Planning, anticipating, preparing — and all the other “ings” that go with getting ready for a home visit. There are a lot of positives (seeing family and friends, being home, enjoying all things familiar), and a lot of negatives (packing, long flights, last minute rushing).
When it’s all over, was there let-down? Do you distort reality before it IS reality?
First, the positives. I love the crystal clean air. Everything I look at outside has such clarity! The clean air, blue skies and fluffy white clouds are mesmerizing. I can’t get enough of the greenery all around me, from trees and grassy fields, to farm lands full of fresh crops. The scenery alone is enough to make me realize I took that all for granted for most of my life.
The road system is relatively stress-free. As long as I follow the road rules – yes, follow the rules – then everything is good. Driving isn’t such an exhausting test of mental strength and I’m not tired in the end.
Enjoying a variety of large, fresh, creative and tasty salads is one thing that I particularly enjoy when visiting home. There are many other comfort foods – from restaurants to simple guilty pleasures – but having divine salads tops my list. Shopping is another treat, with set prices (although I have gotten used to lower prices in China) and an abundance of choices. It’s just easier.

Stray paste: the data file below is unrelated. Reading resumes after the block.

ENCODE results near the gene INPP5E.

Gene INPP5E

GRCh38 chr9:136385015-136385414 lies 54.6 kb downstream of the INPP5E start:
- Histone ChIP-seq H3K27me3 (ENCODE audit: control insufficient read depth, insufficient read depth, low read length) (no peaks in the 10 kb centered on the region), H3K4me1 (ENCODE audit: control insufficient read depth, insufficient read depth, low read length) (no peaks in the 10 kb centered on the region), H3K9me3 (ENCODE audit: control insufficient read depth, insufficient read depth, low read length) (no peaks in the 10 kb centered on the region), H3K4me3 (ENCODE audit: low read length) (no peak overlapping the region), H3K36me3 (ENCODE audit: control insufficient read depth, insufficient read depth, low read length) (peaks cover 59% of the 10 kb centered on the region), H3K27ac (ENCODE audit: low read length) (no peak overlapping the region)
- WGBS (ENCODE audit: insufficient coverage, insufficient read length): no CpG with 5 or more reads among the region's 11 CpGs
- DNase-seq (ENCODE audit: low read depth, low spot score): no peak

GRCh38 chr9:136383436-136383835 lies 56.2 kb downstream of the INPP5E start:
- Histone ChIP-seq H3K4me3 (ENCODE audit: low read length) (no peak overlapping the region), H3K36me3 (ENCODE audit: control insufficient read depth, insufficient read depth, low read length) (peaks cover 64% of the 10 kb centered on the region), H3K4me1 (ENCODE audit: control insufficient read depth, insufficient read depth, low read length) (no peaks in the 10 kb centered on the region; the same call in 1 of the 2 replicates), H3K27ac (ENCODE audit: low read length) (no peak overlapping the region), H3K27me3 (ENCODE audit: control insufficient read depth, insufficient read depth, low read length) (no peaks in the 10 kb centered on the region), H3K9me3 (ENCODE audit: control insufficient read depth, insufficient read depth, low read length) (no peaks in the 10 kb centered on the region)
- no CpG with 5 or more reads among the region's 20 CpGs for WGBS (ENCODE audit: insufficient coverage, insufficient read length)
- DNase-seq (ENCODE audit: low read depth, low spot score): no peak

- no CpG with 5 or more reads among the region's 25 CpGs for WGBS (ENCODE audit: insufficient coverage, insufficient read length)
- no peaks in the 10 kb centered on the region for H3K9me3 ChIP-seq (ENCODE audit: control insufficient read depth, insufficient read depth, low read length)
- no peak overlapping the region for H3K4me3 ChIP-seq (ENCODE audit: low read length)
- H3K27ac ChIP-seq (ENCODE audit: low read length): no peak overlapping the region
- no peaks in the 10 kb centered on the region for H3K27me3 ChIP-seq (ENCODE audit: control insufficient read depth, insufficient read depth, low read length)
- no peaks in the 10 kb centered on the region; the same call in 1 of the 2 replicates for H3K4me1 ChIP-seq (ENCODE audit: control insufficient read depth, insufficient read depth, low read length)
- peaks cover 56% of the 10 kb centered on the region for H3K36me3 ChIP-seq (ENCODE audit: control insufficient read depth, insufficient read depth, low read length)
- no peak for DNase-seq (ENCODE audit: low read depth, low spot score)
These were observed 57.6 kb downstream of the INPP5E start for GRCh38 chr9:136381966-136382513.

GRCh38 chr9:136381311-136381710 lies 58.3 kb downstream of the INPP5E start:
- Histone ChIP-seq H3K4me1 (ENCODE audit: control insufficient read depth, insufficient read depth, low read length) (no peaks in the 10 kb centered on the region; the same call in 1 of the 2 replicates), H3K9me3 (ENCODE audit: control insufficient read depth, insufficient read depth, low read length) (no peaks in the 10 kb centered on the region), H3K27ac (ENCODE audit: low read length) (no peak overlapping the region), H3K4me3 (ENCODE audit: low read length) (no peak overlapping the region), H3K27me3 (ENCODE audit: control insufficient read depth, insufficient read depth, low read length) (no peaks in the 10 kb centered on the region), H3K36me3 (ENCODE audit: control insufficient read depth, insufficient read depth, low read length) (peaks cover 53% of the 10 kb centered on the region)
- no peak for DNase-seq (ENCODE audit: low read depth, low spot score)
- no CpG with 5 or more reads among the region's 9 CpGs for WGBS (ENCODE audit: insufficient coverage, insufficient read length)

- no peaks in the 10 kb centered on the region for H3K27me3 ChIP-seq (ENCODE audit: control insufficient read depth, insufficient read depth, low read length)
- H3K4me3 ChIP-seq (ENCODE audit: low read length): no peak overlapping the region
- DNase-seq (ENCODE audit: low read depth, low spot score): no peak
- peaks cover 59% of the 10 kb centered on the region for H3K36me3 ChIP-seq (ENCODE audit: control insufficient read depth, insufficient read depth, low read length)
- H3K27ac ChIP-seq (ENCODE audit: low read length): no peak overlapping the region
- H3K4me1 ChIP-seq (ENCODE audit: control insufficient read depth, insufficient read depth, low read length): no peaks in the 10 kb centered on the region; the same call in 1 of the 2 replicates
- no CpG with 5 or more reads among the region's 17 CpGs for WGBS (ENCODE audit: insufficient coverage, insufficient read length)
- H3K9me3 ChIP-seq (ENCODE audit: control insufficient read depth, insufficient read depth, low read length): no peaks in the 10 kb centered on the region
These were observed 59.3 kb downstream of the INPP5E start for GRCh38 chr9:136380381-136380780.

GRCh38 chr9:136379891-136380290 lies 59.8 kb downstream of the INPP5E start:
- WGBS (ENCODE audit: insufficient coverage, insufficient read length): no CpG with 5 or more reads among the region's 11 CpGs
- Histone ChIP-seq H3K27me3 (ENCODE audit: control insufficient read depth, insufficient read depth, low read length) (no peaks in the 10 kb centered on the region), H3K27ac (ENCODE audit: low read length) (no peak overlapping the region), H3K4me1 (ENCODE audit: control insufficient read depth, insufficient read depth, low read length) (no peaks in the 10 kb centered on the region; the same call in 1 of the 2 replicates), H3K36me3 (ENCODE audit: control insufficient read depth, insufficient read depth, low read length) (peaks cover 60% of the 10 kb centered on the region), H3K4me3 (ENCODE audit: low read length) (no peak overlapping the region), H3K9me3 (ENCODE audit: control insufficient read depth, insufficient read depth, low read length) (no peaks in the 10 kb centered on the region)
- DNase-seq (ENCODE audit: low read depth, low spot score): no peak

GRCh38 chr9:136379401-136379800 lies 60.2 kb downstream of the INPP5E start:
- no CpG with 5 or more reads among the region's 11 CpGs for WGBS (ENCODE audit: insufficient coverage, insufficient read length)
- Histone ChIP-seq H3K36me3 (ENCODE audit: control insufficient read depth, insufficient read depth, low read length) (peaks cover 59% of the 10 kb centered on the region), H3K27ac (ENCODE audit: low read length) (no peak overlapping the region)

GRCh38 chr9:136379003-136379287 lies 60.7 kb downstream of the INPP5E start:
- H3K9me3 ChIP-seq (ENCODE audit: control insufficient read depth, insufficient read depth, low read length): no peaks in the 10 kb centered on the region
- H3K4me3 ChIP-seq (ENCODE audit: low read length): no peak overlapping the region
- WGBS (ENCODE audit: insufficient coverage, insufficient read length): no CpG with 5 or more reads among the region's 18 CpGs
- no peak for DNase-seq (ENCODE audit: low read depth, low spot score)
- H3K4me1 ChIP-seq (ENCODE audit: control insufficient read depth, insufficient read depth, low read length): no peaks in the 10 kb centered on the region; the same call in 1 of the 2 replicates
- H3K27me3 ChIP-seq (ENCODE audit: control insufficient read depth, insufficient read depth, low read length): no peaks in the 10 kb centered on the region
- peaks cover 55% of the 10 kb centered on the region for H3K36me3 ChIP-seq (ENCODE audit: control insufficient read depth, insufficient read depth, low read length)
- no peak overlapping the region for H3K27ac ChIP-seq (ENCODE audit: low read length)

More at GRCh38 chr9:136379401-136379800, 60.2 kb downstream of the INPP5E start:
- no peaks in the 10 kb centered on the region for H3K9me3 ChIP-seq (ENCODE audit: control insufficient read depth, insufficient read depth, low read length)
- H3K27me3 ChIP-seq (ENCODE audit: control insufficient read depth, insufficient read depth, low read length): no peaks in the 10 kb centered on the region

Of course, seeing family and friends is wonderful. Being a world away tends to shed light on the physical distance, and you realize that those important to you really are important. Sounds silly, but it kind of sets a perspective that might not have shown its face before. Life is short, and making these visits count becomes more urgent.
Unfortunately, there is the flip side to these visits. Most revolves around the logistics – if you no longer have a home where you’re going, then that means living out of a suitcase for six weeks and less than ideal sleeping arrangements (sofa beds, anyone?). Certainly, the plane ride alone is a negative. If you’re in coach class and/or with children, there’s just no way to sugar-coat being cooped up in a tube for hours on end.
Sharing your China experience isn’t as easy as you expect it to be, either because you really can’t sum up your life here, or because nobody’s truly interested in details about something with which they can’t relate. Trying to please everyone is also an impossibility that I try to tackle every year, and I’m not sure when I’ll learn that it isn’t going to happen. There’s always the need to follow new sets of rules and expectations while under someone else’s roof, which can take some adjustment as well.
I could go on and on for either side of the equation, for sure. And I could convince myself that one side wins…or the other, depending on my mood at the moment. But I think regardless of the “winner,” one thing I can be consistent about is that it is always been good to return to China after summer break. This is where life — although maybe out of the ordinary from our previous life — IS, and where family IS, and where returning to normal IS – even if for a short time.
The grass tends to always be greener when you think about “going home” to visit or “coming back home” to live. Distorted or not, that’s the true reality.